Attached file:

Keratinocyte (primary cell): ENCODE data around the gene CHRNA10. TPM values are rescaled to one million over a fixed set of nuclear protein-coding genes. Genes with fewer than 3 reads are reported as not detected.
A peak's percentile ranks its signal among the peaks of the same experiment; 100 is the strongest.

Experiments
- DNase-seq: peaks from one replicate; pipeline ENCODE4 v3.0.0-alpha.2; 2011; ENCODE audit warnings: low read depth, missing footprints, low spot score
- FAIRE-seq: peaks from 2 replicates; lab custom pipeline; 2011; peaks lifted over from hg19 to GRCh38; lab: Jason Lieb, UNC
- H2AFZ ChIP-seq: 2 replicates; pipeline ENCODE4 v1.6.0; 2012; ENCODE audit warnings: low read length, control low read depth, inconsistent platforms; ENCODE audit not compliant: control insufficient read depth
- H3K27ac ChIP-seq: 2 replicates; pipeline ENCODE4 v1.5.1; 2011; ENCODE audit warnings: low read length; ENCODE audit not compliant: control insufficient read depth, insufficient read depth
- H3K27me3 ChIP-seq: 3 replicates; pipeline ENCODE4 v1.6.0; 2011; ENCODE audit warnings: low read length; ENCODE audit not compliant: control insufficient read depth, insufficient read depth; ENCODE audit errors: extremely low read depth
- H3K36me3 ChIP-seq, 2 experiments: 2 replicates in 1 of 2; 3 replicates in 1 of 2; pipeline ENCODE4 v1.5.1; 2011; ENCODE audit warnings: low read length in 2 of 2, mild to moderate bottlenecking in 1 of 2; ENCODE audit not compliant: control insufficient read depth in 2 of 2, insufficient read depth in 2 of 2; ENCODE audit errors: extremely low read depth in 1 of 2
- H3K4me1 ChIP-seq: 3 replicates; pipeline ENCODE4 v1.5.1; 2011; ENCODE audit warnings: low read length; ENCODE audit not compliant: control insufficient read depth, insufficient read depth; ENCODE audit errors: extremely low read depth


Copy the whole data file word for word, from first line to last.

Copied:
Keratinocyte (primary cell): ENCODE data around the gene CHRNA10. TPM values are rescaled to one million over a fixed set of nuclear protein-coding genes. Genes with fewer than 3 reads are reported as not detected.
A peak's percentile ranks its signal among the peaks of the same experiment; 100 is the strongest.

Experiments
- DNase-seq: peaks from one replicate; pipeline ENCODE4 v3.0.0-alpha.2; 2011; ENCODE audit warnings: low read depth, missing footprints, low spot score
- FAIRE-seq: peaks from 2 replicates; lab custom pipeline; 2011; peaks lifted over from hg19 to GRCh38; lab: Jason Lieb, UNC
- H2AFZ ChIP-seq: 2 replicates; pipeline ENCODE4 v1.6.0; 2012; ENCODE audit warnings: low read length, control low read depth, inconsistent platforms; ENCODE audit not compliant: control insufficient read depth
- H3K27ac ChIP-seq: 2 replicates; pipeline ENCODE4 v1.5.1; 2011; ENCODE audit warnings: low read length; ENCODE audit not compliant: control insufficient read depth, insufficient read depth
- H3K27me3 ChIP-seq: 3 replicates; pipeline ENCODE4 v1.6.0; 2011; ENCODE audit warnings: low read length; ENCODE audit not compliant: control insufficient read depth, insufficient read depth; ENCODE audit errors: extremely low read depth
- H3K36me3 ChIP-seq, 2 experiments: 2 replicates in 1 of 2; 3 replicates in 1 of 2; pipeline ENCODE4 v1.5.1; 2011; ENCODE audit warnings: low read length in 2 of 2, mild to moderate bottlenecking in 1 of 2; ENCODE audit not compliant: control insufficient read depth in 2 of 2, insufficient read depth in 2 of 2; ENCODE audit errors: extremely low read depth in 1 of 2
- H3K4me1 ChIP-seq: 3 replicates; pipeline ENCODE4 v1.5.1; 2011; ENCODE audit warnings: low read length; ENCODE audit not compliant: control insufficient read depth, insufficient read depth; ENCODE audit errors: extremely low read depth